Using Your Debit Card
What is a debit card?
More than two-thirds of American households have debit cards (also referred to as ATM cards or checking cards). But does everyone really know what a debit card is and how to use it? Are you aware of the pros and cons of having one?
Debit cards look and, in some ways, act like credit cards. They allow you to make purchases without carrying cash or the check book. They allow you to withdraw money from ATM machines. And if they have the Visa or MasterCard logo on them, they are accepted anywhere Visa and MasterCard credit cards are accepted. So what's the difference?
Using Your Card Responsibly
Debit cards are truly a convenience. But if you don't keep track of your purchases, your checking account balance and, most of all, the card itself, you could face some major problems. For example, overdraft fees occur when you use the debit card to make purchases that total more than what you have in your checking account. Also, purchases made with a debit card can't be disputed or refunded as easily as those made with credit cards. This is especially important to understand should you accidentally lose the debit card or have it stolen.
Because the card is tied directly to a checking account that is debited as the card is used, it is important that you don't lose the card
- If the card is lost or stolen, call the bank immediately so that they can close the account and prevent unauthorized use of your money
- If you do not do this immediately, someone else (should they find it or steal it) can use all the money you have in your checking account. And with federal regulations being different for debit cards than they are with credit cards, you may be the one that suffers the consequences.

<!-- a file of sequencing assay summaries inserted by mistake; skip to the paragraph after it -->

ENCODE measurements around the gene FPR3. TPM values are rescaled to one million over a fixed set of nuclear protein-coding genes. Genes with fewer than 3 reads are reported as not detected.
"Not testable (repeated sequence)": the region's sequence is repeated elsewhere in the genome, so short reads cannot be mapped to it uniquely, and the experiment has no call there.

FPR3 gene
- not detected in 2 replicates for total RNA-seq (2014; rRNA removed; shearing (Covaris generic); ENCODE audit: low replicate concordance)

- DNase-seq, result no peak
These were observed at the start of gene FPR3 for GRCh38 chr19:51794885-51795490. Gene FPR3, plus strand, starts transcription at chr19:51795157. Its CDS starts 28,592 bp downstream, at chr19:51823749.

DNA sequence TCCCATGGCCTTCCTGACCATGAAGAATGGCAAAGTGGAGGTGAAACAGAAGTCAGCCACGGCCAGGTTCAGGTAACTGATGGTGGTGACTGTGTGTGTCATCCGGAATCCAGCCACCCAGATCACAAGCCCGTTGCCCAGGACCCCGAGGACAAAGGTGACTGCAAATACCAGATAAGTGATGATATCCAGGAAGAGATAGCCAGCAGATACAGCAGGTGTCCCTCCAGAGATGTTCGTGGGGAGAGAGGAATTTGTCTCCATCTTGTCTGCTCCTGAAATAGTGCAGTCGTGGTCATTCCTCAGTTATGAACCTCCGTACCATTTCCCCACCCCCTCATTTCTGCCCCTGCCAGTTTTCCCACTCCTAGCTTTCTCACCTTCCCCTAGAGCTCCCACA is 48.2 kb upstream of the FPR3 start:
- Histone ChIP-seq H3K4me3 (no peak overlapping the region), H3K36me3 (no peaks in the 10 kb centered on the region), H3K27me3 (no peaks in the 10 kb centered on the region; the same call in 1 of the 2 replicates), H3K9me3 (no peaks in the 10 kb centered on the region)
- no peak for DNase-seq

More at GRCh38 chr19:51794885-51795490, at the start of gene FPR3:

Here are some tips for responsible use of debit cards:
- Always protect your debit card and keep it in a safe place, just as you would cash, credit cards or checks.
- Do not leave your debit card lying around the house or on your desk at work.
- If your card is lost or stolen, or you suspect it is being used fraudulently, report it immediately to your bank.
- Hold on to your receipts from your debit transactions. Don't throw them in public trash cans or even in your own trash without first shredding them.
- Always know how much money you have in your account, and review bank statements carefully. Don't forget that your debit card may allow you to access money that you have set aside to cover a check that has not yet cleared your bank.
- Never give your debit card number over the phone unless you initiated the call and are certain that the recipient is legitimate.
- If you have a PIN number that you use with the debit card, memorize it. Do not keep your PIN number with your card. Do not choose a PIN number that a clever thief may be able to figure out (i.e. your birthday or phone number).
- Never give your PIN number to anyone. Keep your PIN private.